Applications for Welding Automation

FANUC R2000ib 125L R30ia Motoman MA1400 FANUC M710ic 50 Motoman HP6 NX100 FANUC Arcmate 120ic
The primary goal of welding automation is to significantly reduce or eliminate entirely the need for human involvement in a welding process. This is typically accomplished by converting a manual welding process to an automatic one through either fixed machinery or industrial robots. In recent years industrial robots have become the preferred method for welding automation with their versatility and advanced functionality. Welding robots reduce costs, increase productivity, and improve welding quality. With the rising welder shortage many manufacturers are finding it necessary to automate their welding applications with the FANUC Arcmate 120ic or other welding robots.

There are many different types of welding applications and not all are well suited for automation. The following is a breakdown of applications that can be successful with welding automation.

Resistance Welding

The category of resistance welding includes spot welding which is the most common welding application for industrial robots. Some of the first robots were used for spot welding and today spot welding robots, like the FANUC R-2000ib/210F, are heavily utilized in the automotive industry. Spot welding involves applying pressure at a specific point on a workpiece in which resistance from the metal to an electrical current heats and melts to form a weld.

Arc Welding

Arc welding is the second most common category for welding automation. Within the arc welding category are several subtypes which include GMAW, GTAW, PAW, MAG, FCAW, and SAW. Gas metal arc welding (GMAW) and gas tungsten arc welding (GTAW) are the two most common arc welding applications for welding automation. GMAW involves using a consumable wire electrode and shielding gas. If the shielding gas used is inert then the process is referred to as MIG (metal inert gas). If the shielding gas is active, then the process is called MAG (metal active gas). GMAW is known for its speed and ability to weld thick metals.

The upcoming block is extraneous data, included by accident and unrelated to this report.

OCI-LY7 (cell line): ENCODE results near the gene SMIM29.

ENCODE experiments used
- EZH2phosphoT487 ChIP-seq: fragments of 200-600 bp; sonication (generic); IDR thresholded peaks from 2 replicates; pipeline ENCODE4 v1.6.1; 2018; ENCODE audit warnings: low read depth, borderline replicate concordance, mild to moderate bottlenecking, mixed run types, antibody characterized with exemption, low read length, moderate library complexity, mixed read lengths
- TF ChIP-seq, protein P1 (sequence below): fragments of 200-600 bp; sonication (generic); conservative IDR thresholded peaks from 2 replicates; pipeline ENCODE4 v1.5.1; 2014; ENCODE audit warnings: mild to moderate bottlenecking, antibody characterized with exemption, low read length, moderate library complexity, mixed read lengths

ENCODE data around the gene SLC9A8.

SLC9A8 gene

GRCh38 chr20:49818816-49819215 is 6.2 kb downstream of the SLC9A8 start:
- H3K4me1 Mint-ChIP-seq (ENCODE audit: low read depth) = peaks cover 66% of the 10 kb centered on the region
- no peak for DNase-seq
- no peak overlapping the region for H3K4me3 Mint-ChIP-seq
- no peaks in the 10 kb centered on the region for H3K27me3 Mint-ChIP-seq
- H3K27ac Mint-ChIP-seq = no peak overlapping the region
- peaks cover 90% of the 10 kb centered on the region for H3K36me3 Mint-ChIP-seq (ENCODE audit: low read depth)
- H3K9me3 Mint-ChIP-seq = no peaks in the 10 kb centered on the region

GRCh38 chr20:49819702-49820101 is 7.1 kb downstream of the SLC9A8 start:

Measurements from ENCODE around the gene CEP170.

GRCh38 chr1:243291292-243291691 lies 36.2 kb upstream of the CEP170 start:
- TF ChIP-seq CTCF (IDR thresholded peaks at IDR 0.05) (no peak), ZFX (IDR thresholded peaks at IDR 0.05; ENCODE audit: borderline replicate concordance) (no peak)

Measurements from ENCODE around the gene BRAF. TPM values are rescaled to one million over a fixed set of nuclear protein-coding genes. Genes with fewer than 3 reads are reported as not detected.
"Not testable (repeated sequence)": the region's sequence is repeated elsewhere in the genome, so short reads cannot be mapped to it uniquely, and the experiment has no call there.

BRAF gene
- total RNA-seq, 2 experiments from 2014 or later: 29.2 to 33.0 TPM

GTAW, also referred to as TIG (tungsten inert gas) is ideal for welding detailed, thin workpieces due to the precise methodology of this application. Speed, however, is not the main focus of this process. Plasma arc welding (PAW) is similar to GTAW as it is another precision focused method, but it can be used to weld both thin and thick metals. Flux core arc welding (FCAW) is similar to GMAW, but it does not use shielding gas. Instead, the flux contained in the wire electrode protects the weld pool. Submerged arc welding (SAW) is limited to thick plated welding, making it the least common arc welding method. Popular arc welding robots include the FANUC Arcmate 100ic and Motoman MA1400, as they can automate most of those arc welding applications.


Other applications suitable for welding automation include laser, electron beam, and ultrasonic welding. Robotic laser welding is a non-contact method that utilizes a laser beam. The ABB 2400 can weld metals without actually making contact with them, which is ideal for delicate or hard to reach parts. Electron beam welding (EBW) involves a vacuum environment and a beam of high velocity electrons. While ultrasonic welding joins workpieces together through ultrasonic vibrations.

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